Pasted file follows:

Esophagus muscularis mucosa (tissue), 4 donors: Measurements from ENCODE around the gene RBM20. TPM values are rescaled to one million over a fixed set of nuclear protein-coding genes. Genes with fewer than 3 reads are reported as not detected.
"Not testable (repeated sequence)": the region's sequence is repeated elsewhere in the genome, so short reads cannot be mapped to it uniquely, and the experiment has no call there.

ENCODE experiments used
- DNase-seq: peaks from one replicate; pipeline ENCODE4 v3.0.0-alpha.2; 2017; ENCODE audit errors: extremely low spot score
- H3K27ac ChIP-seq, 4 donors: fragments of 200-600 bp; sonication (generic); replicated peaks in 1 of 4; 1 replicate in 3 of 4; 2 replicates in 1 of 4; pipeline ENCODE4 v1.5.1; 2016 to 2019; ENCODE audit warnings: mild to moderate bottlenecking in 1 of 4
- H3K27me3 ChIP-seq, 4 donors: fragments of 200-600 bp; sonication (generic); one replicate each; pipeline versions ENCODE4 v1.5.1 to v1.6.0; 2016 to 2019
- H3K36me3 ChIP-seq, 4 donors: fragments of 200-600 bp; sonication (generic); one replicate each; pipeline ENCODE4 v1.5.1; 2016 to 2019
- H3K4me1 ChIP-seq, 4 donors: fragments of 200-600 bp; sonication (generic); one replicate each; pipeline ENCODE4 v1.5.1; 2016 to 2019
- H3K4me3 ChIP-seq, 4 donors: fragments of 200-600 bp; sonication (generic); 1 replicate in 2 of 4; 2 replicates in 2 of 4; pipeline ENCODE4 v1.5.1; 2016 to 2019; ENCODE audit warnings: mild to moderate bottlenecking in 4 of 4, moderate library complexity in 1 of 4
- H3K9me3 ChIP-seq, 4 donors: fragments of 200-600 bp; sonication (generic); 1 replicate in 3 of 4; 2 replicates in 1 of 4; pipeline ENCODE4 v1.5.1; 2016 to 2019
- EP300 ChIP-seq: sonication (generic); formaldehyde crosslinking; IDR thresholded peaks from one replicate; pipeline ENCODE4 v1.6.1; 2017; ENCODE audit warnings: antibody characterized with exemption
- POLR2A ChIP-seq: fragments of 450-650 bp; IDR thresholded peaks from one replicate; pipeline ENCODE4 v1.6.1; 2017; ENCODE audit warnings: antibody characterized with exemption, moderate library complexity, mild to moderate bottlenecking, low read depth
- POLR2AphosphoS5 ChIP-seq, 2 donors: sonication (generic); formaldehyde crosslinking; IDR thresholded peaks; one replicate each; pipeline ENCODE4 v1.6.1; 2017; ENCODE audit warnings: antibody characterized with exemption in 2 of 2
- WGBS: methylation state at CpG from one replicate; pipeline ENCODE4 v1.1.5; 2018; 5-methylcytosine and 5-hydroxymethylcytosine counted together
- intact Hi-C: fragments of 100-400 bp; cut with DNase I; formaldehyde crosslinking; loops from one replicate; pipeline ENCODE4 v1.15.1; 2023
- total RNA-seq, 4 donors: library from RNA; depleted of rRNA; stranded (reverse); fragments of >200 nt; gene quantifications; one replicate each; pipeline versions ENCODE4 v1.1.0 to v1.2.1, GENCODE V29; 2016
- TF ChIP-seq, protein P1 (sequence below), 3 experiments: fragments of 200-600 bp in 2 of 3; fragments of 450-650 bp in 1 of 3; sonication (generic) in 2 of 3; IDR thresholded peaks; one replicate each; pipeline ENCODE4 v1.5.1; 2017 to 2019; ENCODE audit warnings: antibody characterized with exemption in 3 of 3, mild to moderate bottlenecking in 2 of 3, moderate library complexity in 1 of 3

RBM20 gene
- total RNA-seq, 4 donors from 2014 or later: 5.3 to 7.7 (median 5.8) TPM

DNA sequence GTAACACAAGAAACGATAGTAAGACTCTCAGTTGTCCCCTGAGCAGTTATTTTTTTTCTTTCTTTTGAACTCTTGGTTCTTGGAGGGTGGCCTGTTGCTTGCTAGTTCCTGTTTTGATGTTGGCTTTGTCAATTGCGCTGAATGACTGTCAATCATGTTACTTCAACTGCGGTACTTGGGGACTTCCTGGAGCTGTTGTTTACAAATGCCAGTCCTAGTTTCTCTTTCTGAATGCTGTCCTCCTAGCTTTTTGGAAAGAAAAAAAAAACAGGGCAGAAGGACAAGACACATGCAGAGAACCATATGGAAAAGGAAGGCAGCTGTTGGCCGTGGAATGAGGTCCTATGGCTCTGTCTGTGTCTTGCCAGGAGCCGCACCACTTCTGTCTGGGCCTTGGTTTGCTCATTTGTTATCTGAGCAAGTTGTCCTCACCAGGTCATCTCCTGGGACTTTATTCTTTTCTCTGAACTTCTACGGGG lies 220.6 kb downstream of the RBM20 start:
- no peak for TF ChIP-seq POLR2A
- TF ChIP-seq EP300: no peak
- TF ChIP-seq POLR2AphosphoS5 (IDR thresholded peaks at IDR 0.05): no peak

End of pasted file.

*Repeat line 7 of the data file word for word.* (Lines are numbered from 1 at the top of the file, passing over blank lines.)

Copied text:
- H3K36me3 ChIP-seq, 4 donors: fragments of 200-600 bp; sonication (generic); one replicate each; pipeline ENCODE4 v1.5.1; 2016 to 2019